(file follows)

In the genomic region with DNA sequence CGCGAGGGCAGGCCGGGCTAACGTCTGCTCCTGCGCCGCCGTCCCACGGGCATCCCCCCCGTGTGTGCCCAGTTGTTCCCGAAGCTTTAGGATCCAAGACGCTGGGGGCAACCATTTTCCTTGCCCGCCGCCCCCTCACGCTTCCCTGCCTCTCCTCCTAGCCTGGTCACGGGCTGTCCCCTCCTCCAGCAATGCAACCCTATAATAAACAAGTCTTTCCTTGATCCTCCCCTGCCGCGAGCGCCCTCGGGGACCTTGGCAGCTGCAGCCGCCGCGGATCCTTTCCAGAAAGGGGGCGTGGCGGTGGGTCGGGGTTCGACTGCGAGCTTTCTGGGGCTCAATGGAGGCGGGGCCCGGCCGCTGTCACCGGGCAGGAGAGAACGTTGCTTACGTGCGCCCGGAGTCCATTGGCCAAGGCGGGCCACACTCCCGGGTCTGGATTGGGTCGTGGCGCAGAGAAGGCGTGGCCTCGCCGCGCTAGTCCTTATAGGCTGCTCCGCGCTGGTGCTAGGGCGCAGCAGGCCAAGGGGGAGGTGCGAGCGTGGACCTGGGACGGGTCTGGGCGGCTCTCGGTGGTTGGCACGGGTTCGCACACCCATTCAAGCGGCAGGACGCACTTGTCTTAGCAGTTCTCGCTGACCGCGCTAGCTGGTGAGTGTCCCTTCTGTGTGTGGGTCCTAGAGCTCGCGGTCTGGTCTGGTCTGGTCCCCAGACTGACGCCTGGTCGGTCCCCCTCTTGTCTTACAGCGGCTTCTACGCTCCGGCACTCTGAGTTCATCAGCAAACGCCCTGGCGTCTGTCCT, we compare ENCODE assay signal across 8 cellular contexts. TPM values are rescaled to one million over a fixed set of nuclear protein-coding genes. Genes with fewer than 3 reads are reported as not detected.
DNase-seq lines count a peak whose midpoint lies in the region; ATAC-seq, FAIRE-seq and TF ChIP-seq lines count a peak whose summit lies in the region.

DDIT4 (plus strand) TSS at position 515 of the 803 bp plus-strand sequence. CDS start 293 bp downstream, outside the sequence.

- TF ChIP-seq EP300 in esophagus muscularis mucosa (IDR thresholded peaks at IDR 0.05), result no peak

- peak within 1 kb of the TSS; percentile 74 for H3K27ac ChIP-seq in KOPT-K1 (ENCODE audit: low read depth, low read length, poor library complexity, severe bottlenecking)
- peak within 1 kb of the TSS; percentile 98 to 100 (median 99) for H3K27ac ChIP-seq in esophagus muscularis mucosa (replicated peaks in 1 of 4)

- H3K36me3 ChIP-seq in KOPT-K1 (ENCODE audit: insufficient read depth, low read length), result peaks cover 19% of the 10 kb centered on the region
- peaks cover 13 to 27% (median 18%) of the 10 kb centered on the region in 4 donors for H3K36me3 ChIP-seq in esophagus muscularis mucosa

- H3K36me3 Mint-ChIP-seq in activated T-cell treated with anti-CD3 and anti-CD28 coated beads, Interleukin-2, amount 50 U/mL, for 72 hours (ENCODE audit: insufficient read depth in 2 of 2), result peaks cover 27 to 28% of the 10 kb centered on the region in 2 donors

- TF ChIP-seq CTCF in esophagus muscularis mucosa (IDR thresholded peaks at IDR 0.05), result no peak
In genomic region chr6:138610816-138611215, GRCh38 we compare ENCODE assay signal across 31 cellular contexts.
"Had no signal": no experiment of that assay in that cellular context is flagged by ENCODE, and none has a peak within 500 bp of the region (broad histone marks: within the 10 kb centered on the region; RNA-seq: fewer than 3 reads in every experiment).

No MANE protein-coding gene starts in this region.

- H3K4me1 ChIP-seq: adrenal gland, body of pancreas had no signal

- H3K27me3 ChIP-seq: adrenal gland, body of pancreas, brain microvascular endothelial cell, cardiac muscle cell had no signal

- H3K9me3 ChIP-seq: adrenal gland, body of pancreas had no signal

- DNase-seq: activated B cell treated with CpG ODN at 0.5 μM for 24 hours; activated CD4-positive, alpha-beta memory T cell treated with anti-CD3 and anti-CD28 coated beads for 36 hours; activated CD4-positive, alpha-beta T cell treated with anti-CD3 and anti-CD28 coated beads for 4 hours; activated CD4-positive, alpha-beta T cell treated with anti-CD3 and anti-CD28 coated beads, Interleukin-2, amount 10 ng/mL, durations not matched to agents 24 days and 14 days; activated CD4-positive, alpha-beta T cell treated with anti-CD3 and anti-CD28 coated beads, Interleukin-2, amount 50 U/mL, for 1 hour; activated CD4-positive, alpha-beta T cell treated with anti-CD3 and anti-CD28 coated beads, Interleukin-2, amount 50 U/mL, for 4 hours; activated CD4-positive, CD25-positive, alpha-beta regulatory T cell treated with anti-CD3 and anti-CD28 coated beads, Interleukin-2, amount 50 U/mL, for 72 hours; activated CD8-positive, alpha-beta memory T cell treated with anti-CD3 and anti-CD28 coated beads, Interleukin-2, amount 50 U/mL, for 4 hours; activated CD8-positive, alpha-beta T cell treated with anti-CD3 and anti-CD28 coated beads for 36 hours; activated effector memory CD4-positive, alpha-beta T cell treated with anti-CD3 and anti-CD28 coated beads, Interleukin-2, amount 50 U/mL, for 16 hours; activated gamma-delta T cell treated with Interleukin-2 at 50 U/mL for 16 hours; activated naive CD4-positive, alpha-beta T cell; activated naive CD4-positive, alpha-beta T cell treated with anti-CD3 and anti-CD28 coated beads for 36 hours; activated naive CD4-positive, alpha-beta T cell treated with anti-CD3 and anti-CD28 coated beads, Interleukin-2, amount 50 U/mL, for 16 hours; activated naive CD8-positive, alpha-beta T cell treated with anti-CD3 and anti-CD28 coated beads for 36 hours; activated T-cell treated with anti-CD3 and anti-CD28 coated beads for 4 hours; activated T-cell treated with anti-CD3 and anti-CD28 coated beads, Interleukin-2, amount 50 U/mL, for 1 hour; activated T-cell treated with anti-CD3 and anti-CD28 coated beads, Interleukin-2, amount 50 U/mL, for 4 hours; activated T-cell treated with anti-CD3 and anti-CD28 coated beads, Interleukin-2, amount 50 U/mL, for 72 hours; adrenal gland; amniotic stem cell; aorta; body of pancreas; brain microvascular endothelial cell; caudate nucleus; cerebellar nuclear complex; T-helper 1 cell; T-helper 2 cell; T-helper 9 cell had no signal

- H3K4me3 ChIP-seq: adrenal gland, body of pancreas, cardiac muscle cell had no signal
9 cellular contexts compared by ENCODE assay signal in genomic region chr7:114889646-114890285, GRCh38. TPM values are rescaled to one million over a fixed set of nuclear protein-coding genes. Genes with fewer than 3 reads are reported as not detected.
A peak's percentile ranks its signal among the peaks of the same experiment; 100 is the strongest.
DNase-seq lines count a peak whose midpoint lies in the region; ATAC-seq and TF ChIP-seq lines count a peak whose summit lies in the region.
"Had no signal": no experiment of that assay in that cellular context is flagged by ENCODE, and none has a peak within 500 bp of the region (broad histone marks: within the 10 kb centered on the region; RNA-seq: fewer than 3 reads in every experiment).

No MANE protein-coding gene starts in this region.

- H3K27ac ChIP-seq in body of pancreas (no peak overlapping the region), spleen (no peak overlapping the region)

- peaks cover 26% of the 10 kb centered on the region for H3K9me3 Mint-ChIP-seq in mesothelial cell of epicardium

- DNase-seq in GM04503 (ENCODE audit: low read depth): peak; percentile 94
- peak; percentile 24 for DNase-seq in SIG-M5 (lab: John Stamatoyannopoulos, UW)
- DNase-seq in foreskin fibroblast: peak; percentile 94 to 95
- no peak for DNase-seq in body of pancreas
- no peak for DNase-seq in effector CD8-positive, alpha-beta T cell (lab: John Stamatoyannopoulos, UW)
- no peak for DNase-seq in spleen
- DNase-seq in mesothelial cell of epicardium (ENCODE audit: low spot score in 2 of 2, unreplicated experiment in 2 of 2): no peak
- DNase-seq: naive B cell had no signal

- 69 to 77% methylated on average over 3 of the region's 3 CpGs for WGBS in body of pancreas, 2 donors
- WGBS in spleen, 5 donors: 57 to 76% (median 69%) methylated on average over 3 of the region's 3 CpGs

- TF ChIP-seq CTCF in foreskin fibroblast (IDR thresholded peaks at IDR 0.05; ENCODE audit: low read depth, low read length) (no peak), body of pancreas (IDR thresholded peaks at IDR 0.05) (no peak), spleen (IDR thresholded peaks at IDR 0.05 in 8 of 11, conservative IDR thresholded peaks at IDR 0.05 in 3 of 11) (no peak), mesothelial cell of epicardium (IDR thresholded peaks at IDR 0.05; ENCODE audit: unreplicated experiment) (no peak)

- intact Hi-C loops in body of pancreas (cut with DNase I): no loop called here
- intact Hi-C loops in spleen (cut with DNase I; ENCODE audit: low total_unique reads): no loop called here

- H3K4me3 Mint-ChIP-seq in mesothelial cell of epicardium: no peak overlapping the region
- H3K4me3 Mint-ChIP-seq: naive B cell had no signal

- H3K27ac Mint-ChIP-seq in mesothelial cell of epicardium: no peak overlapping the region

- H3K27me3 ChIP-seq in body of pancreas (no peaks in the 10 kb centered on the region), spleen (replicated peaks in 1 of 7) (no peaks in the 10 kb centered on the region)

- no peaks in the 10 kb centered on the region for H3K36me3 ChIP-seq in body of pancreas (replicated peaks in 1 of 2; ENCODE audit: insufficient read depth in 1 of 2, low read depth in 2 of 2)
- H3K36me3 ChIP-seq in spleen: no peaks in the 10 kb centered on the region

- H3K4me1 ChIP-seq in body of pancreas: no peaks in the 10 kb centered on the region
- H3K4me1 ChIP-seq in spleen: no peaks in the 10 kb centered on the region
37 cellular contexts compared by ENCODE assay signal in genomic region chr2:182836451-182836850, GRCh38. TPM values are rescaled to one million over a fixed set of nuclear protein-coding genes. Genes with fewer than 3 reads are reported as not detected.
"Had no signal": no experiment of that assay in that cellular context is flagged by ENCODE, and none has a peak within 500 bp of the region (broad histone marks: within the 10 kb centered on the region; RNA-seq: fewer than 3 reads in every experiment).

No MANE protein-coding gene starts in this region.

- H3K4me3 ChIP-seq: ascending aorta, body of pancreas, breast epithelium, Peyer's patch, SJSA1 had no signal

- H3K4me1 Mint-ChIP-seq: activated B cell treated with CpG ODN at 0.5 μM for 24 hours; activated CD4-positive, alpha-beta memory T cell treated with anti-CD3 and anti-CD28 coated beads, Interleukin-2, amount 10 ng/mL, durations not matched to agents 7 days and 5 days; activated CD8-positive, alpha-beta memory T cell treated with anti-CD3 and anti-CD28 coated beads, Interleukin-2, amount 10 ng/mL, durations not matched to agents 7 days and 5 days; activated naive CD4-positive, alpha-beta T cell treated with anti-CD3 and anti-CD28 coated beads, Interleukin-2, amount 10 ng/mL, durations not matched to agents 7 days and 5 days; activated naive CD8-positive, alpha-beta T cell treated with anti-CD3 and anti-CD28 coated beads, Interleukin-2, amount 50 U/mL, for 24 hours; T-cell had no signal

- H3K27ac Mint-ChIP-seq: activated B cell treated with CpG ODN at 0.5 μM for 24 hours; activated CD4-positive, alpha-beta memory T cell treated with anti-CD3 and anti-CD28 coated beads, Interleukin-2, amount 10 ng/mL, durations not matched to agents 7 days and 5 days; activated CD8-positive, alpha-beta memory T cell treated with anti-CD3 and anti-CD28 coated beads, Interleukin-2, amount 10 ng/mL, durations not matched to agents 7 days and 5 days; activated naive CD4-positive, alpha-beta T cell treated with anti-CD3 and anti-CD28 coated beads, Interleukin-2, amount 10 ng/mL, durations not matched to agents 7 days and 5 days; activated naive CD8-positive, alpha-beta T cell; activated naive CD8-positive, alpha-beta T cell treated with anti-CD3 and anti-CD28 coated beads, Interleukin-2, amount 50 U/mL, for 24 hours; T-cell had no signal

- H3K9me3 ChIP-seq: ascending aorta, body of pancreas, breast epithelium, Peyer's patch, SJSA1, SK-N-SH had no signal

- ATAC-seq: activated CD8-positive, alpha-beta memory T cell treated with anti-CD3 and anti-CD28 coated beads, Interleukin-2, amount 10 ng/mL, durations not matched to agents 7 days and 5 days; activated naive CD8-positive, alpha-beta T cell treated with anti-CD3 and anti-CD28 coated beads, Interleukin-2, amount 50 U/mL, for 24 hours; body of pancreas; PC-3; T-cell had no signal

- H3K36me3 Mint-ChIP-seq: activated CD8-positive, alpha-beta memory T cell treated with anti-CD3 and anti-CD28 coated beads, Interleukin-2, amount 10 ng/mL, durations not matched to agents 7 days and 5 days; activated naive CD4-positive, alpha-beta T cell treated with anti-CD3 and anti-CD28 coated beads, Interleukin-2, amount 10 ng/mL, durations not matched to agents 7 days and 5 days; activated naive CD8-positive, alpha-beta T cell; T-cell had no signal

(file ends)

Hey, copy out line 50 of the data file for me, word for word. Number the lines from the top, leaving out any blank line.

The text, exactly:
- H3K4me3 ChIP-seq: ascending aorta, body of pancreas, breast epithelium, Peyer's patch, SJSA1 had no signal